|Samuel Jospeh Laurent (firstname.lastname@example.org)|
|Constructive Theology, Drew University|
|Full text (external site)|
|The inaugural director of the Center for Theological Engagement, Sam Laurent brings a broad grounding in theological studies and teaching, as well as a deep commitment to the communal life of the church to his work at the Center. With a combination of humor and insight, Sam employs dialogue-based pedagogy to create engaging and energizing learning environments. Sam's commitment to collaborative learning stems from his own theological research; his Ph.D. dissertation at Drew University was entitled "Incarnational Creativity: A Pneumatology of Improvisation," and explored the relationship between God's trinitarian presence in our lives and the creative engagement with the world to which the Holy Spirit calls us. Sam's areas of expertise, in addition to pneumatology, include theologies of freedom, process theology, liberation theology, postcolonialism, postmodern thought, and American pragmatist philosophy. In his teaching and discussion leadership, Sam provides an array of theological paradigms and traditions, evincing his belief that to wonder about God and to seek to understand God's presence in the world is a profoundly prayerful act.
Sam is a "cradle" Episcopalian with lifelong involvement in church programming on the parish and diocesan levels. Before his doctoral studies, Sam earned a Master of Arts in Systematic and Philosophical Theology at the Graduate Theological Union and Church Divinity School of the Pacific, and a Bachelor of Arts in English and Philosophy at the University of North Carolina at Chapel Hill. Sam is a license preacher and catechist in the Episcopal Diocese of North Carolina.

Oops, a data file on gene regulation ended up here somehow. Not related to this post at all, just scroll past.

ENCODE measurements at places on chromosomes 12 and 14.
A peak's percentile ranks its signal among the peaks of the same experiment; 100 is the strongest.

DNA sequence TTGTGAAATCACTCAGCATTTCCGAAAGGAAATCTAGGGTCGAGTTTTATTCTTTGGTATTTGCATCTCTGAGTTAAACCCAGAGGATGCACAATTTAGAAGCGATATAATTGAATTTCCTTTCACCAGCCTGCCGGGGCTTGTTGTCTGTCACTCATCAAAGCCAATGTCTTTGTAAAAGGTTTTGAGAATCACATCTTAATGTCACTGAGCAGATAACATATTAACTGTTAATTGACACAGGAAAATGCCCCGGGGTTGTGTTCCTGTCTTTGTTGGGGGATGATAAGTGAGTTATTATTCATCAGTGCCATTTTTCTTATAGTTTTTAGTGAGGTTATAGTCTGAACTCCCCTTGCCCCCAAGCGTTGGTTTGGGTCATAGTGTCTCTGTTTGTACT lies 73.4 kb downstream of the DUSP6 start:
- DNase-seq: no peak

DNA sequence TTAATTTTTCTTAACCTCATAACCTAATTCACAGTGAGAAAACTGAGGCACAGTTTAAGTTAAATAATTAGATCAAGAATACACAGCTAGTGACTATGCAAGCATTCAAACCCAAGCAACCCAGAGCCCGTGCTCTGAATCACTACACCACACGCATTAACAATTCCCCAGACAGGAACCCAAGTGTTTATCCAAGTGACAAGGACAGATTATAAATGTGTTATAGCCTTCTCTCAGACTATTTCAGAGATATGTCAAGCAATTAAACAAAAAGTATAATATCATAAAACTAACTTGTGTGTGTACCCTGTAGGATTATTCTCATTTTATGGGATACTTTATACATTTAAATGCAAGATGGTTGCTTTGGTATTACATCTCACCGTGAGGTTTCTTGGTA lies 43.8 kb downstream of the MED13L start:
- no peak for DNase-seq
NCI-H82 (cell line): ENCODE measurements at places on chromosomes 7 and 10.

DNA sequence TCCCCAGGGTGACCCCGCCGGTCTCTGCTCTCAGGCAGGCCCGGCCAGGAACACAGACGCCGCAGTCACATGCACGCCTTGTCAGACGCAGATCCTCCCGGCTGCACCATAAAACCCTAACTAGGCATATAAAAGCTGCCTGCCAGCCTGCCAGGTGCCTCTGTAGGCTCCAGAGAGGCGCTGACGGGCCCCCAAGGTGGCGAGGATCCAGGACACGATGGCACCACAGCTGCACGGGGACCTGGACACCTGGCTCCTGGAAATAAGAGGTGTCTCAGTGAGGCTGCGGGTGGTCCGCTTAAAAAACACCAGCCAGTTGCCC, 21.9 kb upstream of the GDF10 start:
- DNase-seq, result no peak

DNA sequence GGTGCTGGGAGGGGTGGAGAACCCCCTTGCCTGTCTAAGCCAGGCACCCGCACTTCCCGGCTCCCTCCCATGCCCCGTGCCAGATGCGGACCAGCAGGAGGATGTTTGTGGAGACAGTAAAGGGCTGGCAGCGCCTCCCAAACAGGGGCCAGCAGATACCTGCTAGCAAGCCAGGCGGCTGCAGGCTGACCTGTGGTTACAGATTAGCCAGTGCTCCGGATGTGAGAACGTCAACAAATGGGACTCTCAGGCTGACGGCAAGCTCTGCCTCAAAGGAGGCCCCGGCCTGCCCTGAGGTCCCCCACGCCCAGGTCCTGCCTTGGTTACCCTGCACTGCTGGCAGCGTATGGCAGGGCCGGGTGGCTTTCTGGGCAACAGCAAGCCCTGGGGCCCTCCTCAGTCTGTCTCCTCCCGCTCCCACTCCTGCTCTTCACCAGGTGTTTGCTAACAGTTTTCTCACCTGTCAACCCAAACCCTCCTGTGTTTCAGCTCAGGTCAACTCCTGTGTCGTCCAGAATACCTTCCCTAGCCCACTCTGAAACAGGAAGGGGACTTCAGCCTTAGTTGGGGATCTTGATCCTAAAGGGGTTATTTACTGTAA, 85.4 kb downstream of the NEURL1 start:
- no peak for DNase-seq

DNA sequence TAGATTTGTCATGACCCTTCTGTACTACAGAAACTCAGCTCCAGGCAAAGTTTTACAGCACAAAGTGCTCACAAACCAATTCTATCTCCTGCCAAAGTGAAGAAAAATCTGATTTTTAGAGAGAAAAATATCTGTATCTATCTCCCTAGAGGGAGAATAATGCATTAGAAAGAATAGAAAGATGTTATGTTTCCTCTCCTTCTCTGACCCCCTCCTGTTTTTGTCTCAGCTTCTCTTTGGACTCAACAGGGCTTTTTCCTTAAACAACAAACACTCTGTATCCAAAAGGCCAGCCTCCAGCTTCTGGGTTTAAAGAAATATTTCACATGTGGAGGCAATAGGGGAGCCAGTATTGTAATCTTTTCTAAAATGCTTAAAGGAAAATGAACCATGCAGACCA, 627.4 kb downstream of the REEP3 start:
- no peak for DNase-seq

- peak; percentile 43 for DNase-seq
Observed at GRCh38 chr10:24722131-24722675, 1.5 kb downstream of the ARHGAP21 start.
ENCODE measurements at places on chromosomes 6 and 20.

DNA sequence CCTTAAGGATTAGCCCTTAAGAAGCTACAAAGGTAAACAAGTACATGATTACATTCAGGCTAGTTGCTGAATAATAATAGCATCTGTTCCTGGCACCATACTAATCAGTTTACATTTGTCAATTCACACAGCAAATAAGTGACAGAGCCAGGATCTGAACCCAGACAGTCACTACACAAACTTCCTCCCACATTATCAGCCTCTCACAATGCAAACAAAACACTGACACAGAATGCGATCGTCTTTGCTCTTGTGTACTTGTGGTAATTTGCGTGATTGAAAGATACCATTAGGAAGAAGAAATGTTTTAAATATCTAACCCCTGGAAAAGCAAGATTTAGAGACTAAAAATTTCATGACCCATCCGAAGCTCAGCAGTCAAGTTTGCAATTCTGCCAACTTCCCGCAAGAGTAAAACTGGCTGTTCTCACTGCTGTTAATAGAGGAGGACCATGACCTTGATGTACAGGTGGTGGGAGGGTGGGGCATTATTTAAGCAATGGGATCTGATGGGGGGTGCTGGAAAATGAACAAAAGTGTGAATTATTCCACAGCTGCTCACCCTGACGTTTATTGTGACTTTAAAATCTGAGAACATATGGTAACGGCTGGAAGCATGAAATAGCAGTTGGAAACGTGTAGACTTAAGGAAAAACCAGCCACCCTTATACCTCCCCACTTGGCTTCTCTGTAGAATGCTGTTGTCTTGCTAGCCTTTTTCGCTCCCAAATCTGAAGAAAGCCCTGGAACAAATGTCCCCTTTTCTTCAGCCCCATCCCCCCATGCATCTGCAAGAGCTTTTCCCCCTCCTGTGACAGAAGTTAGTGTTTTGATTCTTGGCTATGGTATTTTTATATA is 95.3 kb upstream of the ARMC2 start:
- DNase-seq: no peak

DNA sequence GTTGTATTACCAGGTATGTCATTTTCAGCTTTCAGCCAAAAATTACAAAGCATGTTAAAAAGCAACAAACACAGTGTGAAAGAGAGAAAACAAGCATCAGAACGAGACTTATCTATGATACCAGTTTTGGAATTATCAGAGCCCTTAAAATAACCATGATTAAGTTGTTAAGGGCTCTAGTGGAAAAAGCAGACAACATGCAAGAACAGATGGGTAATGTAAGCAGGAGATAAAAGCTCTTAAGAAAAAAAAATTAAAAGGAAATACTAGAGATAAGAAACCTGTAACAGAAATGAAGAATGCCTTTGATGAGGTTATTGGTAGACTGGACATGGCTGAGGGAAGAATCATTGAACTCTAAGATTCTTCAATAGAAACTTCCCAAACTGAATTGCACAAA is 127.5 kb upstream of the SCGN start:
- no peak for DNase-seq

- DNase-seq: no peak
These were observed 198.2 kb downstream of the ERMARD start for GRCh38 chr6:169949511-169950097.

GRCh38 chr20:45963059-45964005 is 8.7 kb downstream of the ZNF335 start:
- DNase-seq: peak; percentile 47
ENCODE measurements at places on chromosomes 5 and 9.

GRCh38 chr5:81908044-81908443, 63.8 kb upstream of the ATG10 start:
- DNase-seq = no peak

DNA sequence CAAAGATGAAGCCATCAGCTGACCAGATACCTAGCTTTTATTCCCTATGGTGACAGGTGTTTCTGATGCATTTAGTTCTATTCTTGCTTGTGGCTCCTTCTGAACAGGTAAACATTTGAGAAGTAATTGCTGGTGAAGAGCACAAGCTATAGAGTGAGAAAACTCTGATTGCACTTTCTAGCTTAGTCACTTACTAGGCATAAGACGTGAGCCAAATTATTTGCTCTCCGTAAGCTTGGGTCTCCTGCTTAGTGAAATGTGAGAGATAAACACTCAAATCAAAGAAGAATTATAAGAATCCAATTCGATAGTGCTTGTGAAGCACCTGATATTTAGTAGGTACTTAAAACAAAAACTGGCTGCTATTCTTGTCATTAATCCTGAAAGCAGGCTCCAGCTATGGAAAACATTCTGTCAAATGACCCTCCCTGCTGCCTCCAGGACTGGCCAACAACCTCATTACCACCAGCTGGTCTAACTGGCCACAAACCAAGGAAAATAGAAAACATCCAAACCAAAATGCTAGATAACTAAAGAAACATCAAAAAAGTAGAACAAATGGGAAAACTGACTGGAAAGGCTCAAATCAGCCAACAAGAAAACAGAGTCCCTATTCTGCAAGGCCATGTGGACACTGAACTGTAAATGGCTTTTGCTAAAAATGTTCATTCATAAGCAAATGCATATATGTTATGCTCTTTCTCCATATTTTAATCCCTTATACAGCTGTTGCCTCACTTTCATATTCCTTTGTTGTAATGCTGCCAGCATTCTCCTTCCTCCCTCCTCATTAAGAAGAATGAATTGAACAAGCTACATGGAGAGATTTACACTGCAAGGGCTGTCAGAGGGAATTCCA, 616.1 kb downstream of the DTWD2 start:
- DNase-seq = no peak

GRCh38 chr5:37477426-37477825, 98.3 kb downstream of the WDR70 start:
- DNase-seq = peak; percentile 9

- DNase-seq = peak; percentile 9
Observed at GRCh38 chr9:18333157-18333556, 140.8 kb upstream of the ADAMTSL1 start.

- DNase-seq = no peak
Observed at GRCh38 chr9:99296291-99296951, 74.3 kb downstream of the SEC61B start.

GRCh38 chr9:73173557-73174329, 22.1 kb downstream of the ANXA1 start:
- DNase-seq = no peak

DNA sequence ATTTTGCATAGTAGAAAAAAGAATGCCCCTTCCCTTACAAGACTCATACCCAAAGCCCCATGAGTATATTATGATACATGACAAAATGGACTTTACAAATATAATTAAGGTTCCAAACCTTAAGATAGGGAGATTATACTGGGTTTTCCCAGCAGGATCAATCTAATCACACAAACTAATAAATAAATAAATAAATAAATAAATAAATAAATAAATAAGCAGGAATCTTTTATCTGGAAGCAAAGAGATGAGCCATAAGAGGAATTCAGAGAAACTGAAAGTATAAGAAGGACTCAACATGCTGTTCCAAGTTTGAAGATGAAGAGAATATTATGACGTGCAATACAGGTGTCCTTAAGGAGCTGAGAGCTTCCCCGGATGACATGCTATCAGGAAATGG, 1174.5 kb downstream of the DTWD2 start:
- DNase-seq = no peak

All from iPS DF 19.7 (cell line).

|This dissertation explores the relationship of the Holy Spirit and human freedom through the hermeneutic lens of improvisation. Offering a constructive pneumatology which reads creation's relationship with God as an ongoing collaborative improvisation, this dissertation utilizes jazz performance as a guiding metaphor for illustrating the performative creative unfolding in which all of creation is engaged. A tensive reading of Alfred North Whitehead's process thought and Robert Cummings Neville's critique thereof leads to a robust sense of divine creativity enacted by the Spirit's collaborative movement through creation. This pneumatological creativity then frames a reading of the trinitarian works of Eugene Rogers and Kathryn Tanner, which yields an understanding of each event as an incarnational gesture, infused with divine love and energy, and received into divine memory. The Spirit's paraphysical presence graces physical processes and calls forth a diverse chorus of creative responses to God's love. This trinitarian grounding also establishes a tradition within which creaturely processes operate. Jürgen Moltmann's hope-fueled pneumatology is brought into conversation with this improvisational framework, calling forth a deep sense of Christomorphic performativity in the Spirit's procession and the attending creaturely response. Moltmann's eschatology, though, risks overriding the freedom which his pneumatology claims for all creatures, and a careful examination of each doctrine finds that an assured sense of eschatological redemption devalues present agency, and indeed may divert attention away from the consequences of creaturely actions. Beauty, then, is posited as an value toward which creaturely actions are called to strive, a step toward God's kingdom. The Spirit's presence is shown to call all of creation toward the enactment of contextual beauty, the parameters of which are laid through a reading of Whitehead, in contrast to classical notions of beauty. Improvisation then strives toward dynamic and collaborative harmony, toward a balance of order and chaos, and toward a deeply equitable availability of possibility and expression to all creatures. Improvisational pneumatology thus offers a hermeneutic for understanding God's creative presence in all events, and for orienting creaturely action toward productive and faithful participation in collaboration with God.|